When I started Ask Little Falls last October (2014), the intent was to ask the citizens of Little Falls, MN, open-ended questions about the community in order to allow for discussions that would hopefully improve life in the city. I was hoping to hear from voices that we don’t typically hear on the community stage.
While I’ve received some feedback (thanks to all of you who have left comments!), there hasn’t been enough to represent a good cross-section of residents. I also heard from someone who said I should shut down the blog because no one was reading or commenting on it. At that point I shifted focus away from straight questions to providing commentary on life in the city as I see it. (It is by no means the only valid viewpoint of the community.)
It may not be obvious from the comments, but Ask Little Falls does have readers. Privately, people have told me they read it and have provided a number of reasons for why they won’t leave comments. It boils down to a fear of backlash, which keeps people from speaking publicly in any forum.
In a small town, backlash is very real. Your organization (business or nonprofit) may be ostracized and ignored. Personally, you might be called uncooperative and a crank. People may shun you for speaking up. It’s an ancient fear. When shunning meant casting someone out of a village, survival was at stake for the person being shunned. We don’t want to be cast out of the village, so we say nothing.
Believe me, I have dealt with no small amount of fear in operating this blog. I mull posts over thoroughly, choosing my words with care. Having been a blogger for the past 9 years, I have encountered trolls of a serious (as in making-personal-threats serious) nature. I have also dealt with backlash due to speaking up in other forums. Why don’t I just shut up? Go away and live my life quietly? Stop fretting about how Little Falls operates?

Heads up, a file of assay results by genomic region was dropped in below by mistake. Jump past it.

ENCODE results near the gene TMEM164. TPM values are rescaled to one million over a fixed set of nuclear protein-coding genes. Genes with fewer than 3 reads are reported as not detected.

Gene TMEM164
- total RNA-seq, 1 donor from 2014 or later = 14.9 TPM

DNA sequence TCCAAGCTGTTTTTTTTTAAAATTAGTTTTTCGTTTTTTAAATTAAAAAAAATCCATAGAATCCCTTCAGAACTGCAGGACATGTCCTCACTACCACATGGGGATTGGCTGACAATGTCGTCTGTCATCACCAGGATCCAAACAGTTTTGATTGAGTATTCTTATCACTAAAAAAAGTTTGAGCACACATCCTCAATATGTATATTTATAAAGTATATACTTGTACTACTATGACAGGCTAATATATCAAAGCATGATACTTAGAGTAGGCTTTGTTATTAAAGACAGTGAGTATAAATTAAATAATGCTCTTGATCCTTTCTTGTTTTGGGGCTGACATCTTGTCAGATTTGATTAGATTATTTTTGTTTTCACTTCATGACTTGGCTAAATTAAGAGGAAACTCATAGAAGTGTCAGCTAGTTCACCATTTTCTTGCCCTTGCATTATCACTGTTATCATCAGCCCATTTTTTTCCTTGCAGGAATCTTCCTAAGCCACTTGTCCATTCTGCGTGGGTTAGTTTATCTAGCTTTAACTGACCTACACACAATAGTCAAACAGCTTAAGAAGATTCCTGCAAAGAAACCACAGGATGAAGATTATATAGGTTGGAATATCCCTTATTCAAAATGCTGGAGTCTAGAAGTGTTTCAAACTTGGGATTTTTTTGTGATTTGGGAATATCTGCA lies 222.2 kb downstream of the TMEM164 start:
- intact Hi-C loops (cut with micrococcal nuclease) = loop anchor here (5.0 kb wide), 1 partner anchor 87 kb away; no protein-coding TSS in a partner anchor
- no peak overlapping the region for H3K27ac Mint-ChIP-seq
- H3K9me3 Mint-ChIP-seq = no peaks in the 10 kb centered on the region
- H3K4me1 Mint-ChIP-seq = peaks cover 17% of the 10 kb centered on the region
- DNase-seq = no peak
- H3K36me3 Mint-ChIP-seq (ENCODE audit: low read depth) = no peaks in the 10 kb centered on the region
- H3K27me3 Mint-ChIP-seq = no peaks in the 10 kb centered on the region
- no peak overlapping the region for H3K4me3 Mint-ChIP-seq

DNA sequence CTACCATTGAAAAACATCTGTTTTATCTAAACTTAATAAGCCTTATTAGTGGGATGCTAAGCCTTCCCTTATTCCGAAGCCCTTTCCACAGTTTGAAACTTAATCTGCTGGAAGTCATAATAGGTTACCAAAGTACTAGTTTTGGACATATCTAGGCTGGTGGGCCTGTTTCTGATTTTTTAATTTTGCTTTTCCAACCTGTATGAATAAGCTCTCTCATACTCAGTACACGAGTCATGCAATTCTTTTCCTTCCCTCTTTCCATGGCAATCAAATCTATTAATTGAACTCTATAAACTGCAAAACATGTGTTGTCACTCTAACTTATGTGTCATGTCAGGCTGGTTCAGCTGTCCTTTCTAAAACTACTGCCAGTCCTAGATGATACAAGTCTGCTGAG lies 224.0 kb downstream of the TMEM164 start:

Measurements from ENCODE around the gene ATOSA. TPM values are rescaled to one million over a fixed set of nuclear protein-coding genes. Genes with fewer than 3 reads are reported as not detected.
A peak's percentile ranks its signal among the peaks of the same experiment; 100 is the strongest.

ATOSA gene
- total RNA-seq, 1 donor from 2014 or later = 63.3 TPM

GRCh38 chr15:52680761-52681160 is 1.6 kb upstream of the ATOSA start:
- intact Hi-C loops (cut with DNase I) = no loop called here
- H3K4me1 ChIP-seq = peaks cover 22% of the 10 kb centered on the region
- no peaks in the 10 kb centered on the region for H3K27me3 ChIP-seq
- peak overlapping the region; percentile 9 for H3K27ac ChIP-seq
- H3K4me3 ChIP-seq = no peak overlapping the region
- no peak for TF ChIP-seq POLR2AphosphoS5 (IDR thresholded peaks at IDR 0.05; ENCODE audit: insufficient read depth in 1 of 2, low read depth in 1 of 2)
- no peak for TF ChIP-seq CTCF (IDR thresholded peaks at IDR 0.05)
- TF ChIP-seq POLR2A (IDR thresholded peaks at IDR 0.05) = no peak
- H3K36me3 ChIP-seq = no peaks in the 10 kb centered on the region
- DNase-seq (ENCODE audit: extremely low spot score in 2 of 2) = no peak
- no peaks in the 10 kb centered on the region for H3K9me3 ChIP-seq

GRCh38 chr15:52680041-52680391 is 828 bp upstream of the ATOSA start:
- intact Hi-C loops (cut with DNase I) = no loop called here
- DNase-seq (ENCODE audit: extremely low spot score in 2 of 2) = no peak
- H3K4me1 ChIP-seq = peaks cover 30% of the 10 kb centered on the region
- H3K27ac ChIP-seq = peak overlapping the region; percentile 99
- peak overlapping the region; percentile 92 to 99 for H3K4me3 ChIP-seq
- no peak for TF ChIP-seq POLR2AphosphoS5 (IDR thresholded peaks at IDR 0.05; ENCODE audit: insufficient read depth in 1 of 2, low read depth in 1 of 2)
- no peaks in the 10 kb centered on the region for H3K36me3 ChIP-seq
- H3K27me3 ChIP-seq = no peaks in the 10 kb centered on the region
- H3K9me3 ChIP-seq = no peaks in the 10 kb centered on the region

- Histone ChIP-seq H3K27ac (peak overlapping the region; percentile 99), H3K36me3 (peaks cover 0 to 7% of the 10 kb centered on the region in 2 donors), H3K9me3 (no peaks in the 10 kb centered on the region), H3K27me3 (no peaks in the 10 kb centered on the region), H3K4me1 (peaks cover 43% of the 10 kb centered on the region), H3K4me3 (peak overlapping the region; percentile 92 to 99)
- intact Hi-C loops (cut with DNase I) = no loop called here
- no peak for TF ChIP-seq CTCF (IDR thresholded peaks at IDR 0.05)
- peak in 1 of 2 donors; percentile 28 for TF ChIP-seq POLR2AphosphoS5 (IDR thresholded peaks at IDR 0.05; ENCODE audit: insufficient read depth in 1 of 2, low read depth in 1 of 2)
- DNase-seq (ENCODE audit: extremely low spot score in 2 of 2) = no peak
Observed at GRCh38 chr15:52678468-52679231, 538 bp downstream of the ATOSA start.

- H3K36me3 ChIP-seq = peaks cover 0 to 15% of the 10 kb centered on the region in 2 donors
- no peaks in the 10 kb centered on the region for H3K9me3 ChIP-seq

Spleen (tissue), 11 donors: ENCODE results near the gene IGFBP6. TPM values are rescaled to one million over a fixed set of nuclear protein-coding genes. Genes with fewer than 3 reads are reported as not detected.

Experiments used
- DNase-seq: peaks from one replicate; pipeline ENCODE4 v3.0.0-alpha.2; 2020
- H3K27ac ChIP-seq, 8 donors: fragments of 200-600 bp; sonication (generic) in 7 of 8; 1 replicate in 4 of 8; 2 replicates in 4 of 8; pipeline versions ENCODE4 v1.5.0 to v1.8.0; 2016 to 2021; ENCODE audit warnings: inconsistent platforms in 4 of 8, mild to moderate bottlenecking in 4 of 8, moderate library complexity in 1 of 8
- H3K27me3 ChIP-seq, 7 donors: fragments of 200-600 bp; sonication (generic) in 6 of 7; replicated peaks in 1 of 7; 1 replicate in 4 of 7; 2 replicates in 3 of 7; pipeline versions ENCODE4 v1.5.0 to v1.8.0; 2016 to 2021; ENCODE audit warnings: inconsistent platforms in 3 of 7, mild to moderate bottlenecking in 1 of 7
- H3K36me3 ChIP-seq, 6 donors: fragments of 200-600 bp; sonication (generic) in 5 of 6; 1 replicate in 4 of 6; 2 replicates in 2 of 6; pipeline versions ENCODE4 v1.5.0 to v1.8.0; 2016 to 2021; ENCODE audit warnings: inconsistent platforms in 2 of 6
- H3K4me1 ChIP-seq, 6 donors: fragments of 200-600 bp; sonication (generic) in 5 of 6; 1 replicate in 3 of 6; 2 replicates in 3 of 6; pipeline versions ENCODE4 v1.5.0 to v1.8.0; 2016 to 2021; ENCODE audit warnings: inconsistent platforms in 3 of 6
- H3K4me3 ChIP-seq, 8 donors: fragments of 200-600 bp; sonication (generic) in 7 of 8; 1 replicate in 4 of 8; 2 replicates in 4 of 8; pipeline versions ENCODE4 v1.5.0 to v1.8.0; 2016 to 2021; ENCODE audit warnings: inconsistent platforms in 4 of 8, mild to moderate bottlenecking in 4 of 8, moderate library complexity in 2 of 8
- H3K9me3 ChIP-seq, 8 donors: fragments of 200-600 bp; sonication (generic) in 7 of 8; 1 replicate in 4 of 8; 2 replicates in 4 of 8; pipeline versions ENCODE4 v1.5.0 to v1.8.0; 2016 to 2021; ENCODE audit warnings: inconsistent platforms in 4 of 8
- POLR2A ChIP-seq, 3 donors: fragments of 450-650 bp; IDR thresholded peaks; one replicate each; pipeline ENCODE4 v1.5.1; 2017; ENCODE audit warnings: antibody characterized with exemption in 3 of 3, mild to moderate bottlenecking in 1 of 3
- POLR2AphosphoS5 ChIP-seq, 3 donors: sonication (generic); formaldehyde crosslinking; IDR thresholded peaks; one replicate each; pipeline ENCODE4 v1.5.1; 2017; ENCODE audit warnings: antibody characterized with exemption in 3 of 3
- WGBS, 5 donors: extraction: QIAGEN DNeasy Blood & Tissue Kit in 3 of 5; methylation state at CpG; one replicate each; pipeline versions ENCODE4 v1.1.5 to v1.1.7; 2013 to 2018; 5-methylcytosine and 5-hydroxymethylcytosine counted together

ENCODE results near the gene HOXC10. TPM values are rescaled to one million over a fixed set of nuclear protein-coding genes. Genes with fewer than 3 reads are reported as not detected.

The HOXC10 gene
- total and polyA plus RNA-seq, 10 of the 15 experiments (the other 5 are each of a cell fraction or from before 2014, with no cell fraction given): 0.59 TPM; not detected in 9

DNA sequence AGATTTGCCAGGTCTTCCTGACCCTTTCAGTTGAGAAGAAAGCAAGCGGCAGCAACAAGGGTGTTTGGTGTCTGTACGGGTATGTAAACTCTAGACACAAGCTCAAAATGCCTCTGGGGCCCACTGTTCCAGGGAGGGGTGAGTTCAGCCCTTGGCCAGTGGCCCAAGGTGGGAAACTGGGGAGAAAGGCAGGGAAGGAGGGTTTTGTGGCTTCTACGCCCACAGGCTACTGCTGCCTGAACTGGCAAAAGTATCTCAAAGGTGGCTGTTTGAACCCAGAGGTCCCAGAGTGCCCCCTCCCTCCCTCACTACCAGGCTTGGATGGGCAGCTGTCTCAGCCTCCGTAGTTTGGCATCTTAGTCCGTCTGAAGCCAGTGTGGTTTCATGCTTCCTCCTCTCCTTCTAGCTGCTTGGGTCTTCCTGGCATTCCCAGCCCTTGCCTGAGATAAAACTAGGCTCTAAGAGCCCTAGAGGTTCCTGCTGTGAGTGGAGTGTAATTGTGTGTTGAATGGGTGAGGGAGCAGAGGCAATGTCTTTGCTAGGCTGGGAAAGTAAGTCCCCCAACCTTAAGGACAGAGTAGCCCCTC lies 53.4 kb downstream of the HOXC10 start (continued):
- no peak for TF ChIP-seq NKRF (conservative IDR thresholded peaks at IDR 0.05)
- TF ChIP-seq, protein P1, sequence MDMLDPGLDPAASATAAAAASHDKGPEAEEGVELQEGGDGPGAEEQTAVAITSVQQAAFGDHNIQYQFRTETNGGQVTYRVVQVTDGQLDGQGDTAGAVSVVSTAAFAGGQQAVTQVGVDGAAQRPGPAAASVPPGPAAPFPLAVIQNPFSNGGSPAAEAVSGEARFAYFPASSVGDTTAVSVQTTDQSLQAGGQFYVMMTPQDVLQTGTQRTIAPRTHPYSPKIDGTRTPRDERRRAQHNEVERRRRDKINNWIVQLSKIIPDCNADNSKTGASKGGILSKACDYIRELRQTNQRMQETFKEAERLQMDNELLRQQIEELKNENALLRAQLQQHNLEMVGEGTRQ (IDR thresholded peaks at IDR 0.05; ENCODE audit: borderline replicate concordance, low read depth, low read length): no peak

Because that’s exactly what those in power positions want citizens to do. Allow them to direct community affairs unopposed, as they see fit, whether it’s good or effective for the citizenry or not.
Wouldn’t it be great to have a benevolent dictator who could find a way to make everyone happy without anyone else lifting a finger?
That is not how American society was set up. The government at all levels is supposed to be “by the people, for the people.” Nonprofit organizations are also supposed to be accountable to the public in exchange for that nonprofit status. In order for this “by the people, for the people” accountability to happen, we have to have the courage to speak up … and the persistence to keep speaking when it seems no one is listening.
(That doesn’t mean becoming an annoying pain in the tuchus by getting grumpy about every petty little thing. Choose your battles carefully.)
If more of us had the courage to speak, fewer of us would be ostracized or shunned. If one person complains, it’s easy to shut him out. If 100 or 1,000 complain, not only is it practically impossible to shun them all in a town the size of Little Falls, the din of the collective voice is bound to be heard.
Raise your voices, people!
(No questions this week. Feel free to leave a comment about whatever is bothering you in Little Falls. And if fear has your tongue, remember that you can use a fake name when you leave a comment.)